"I wanted to explore that kind of grief, that desire...to bring back who you love and to wish for that power not simply out of hubris, but to see the one you love back again," LaValle says.
Protesters gather outside the state Capitol in St. Paul, Minn., Friday, June 16, 2017, after St. Anthony police officer Jeronimo Yanez was cleared in the fatal shooting of Philando Castile.
Guess Who's Coming to Dinner arrived in theaters six months to the day after interracial marriage was legalized by the Loving v. Virginia Supreme Court decision in 1967. Above, Sidney Poitier, Katharine Houghton and Spencer Tracy.
George Rinhart/Corbis via Getty Images
Bill Cosby walks outside the courtroom during a break on the third day of his sexual assault trial in the Montgomery County Courthouse June 7, 2017 in Norristown, Pa.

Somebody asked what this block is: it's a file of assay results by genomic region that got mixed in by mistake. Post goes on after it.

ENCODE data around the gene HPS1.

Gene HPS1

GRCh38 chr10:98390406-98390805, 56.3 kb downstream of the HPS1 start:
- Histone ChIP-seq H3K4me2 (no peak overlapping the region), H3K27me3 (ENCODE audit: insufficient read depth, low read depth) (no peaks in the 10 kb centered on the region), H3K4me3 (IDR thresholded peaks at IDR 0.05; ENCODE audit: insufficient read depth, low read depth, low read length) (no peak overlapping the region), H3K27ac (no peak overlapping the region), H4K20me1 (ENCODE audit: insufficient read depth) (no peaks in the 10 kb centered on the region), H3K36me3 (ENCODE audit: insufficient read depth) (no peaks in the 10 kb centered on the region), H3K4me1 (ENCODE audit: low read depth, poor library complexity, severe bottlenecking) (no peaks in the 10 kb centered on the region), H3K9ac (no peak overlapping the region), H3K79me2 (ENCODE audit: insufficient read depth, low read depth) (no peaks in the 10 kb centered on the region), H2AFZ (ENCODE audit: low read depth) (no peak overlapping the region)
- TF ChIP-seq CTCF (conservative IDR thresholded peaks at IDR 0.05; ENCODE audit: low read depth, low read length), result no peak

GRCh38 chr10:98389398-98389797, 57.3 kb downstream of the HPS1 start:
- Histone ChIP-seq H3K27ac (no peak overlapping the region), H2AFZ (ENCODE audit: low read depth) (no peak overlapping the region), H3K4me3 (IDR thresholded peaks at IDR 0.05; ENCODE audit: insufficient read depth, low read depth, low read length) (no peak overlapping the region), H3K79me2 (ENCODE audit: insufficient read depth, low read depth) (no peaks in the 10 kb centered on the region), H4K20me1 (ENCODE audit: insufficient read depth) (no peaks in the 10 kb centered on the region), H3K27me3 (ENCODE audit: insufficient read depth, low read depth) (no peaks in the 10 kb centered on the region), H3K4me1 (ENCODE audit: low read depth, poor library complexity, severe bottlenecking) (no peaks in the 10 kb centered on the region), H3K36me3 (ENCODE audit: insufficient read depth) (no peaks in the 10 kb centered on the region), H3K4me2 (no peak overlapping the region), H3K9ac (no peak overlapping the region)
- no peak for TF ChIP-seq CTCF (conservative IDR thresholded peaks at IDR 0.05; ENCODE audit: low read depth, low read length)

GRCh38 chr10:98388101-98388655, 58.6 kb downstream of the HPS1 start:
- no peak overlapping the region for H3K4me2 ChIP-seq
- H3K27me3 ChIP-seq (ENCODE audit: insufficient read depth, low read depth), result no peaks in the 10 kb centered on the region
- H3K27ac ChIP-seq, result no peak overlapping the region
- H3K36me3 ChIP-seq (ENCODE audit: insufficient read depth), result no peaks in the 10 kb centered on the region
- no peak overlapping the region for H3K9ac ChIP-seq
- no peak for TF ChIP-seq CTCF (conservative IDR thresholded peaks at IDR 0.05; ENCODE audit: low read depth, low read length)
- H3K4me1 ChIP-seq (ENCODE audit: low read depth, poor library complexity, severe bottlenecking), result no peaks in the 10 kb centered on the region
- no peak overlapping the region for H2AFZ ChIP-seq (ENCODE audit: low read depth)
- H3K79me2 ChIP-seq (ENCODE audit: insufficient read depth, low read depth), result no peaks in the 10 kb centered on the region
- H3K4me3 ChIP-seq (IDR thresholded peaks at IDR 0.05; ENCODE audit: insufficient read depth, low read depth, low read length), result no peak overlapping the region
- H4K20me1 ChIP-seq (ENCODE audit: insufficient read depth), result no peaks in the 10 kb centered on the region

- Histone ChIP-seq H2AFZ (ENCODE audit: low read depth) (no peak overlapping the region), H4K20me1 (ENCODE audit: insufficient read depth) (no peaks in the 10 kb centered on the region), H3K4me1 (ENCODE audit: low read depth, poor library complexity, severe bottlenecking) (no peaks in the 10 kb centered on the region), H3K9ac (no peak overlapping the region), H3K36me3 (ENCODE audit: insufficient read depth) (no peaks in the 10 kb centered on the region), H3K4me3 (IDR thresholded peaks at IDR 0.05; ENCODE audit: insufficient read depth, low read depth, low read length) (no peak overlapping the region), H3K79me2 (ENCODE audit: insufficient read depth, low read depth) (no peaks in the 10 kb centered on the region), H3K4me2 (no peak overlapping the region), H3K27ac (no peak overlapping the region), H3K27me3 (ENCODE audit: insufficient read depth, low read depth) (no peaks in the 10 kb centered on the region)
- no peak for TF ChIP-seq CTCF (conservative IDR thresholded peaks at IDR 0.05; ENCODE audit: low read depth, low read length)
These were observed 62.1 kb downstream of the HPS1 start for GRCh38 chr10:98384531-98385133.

Mark Makela/Getty Images
"Racial impostor syndrome" is definitely a thing for many people. We hear from biracial and multi-ethnic listeners who connect with feeling "fake" or inauthentic in some part of their racial or ethnic heritage.
Kristen Uroda for NPR
American Muslim shop owner waits for customers as he sells different types of lanterns for sale as part of preparations for the Holy Month of Ramadan in Bayridge neighborhood in Brooklyn borough of New York, United States on May 24, 2017.
Anadolu Agency/Getty Images
Elizabeth Taylor, (from left) George Segal, Richard Burton and Sandy Dennis starred in the 1966 film adaptation of Edward Albee's play, Who's Afraid of Virginia Woolf? A theater director in Portland recently cast an African-American actor as Nick (Segal's role) — and found the Albee estate withheld rights to the play.